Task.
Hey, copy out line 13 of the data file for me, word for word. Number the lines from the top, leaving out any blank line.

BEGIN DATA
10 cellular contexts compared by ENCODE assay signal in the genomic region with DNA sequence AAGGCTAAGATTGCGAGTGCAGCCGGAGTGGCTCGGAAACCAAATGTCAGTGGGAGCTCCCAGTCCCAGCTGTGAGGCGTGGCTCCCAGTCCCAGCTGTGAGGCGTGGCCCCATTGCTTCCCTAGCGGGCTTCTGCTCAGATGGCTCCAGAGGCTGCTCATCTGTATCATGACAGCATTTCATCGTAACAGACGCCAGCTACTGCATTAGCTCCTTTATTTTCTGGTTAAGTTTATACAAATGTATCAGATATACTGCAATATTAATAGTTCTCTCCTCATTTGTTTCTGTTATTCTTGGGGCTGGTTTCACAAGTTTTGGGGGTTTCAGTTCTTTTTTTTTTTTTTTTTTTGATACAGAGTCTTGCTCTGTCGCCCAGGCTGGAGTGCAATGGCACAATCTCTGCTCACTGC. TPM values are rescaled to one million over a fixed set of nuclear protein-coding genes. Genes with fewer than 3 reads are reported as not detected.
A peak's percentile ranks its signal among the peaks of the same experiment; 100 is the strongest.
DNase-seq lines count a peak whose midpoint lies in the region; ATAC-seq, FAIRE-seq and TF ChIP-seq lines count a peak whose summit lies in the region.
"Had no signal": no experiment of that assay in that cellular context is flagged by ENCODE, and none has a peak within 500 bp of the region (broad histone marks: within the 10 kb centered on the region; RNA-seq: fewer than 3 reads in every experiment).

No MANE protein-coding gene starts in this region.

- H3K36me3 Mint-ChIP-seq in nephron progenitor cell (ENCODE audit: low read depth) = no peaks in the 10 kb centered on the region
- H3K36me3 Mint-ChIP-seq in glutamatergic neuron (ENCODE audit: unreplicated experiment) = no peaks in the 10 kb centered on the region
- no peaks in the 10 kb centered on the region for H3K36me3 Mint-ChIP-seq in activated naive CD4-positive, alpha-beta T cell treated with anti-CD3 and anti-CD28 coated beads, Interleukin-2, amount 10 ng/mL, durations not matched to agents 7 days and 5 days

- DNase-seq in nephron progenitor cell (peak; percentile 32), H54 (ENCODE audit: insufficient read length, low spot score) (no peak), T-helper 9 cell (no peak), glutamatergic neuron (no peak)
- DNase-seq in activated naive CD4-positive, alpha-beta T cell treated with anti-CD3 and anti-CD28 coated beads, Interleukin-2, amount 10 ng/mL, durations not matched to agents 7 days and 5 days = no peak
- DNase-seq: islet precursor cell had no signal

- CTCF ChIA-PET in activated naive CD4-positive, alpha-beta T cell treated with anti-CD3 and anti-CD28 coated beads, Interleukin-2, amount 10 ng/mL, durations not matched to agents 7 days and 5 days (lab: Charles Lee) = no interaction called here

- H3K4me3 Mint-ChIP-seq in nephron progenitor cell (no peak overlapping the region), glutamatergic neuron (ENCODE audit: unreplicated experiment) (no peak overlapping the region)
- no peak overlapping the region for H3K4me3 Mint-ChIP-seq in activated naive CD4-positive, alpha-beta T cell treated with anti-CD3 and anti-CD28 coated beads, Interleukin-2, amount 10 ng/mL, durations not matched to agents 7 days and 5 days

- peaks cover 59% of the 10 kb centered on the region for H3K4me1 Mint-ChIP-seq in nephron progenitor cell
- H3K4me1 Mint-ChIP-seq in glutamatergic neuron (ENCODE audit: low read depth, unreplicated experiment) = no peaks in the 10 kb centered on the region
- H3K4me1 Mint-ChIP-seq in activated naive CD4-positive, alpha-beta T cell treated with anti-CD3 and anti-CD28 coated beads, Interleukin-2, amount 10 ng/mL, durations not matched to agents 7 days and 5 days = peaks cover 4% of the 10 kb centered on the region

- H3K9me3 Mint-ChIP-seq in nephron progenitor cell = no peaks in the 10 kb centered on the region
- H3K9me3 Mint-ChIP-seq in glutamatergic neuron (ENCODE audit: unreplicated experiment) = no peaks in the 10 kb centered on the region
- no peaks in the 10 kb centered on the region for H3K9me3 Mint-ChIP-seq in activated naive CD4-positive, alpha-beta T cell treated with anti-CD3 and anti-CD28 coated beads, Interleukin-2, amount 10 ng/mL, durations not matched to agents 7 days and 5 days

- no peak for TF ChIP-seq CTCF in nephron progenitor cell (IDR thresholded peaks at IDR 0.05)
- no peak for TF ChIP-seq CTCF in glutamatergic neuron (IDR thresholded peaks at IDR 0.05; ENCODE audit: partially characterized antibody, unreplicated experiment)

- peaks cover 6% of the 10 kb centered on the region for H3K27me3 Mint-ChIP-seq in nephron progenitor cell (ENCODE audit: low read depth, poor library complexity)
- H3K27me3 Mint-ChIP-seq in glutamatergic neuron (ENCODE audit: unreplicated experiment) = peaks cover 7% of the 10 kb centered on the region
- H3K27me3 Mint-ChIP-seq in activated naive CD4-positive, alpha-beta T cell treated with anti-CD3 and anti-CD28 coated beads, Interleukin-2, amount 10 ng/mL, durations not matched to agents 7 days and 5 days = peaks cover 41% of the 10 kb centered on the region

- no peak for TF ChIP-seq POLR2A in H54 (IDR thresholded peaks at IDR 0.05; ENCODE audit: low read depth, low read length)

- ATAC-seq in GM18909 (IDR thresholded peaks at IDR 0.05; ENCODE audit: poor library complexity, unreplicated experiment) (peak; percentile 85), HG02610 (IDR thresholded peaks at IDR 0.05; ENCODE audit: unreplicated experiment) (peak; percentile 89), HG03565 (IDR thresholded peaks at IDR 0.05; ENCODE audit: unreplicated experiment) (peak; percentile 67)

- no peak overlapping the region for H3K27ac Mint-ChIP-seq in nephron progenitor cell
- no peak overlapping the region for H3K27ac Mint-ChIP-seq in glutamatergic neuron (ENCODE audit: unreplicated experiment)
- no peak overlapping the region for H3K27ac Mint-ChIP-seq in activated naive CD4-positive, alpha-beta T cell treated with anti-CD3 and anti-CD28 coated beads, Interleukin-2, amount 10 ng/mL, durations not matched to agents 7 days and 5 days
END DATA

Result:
- H3K4me3 Mint-ChIP-seq in nephron progenitor cell (no peak overlapping the region), glutamatergic neuron (ENCODE audit: unreplicated experiment) (no peak overlapping the region)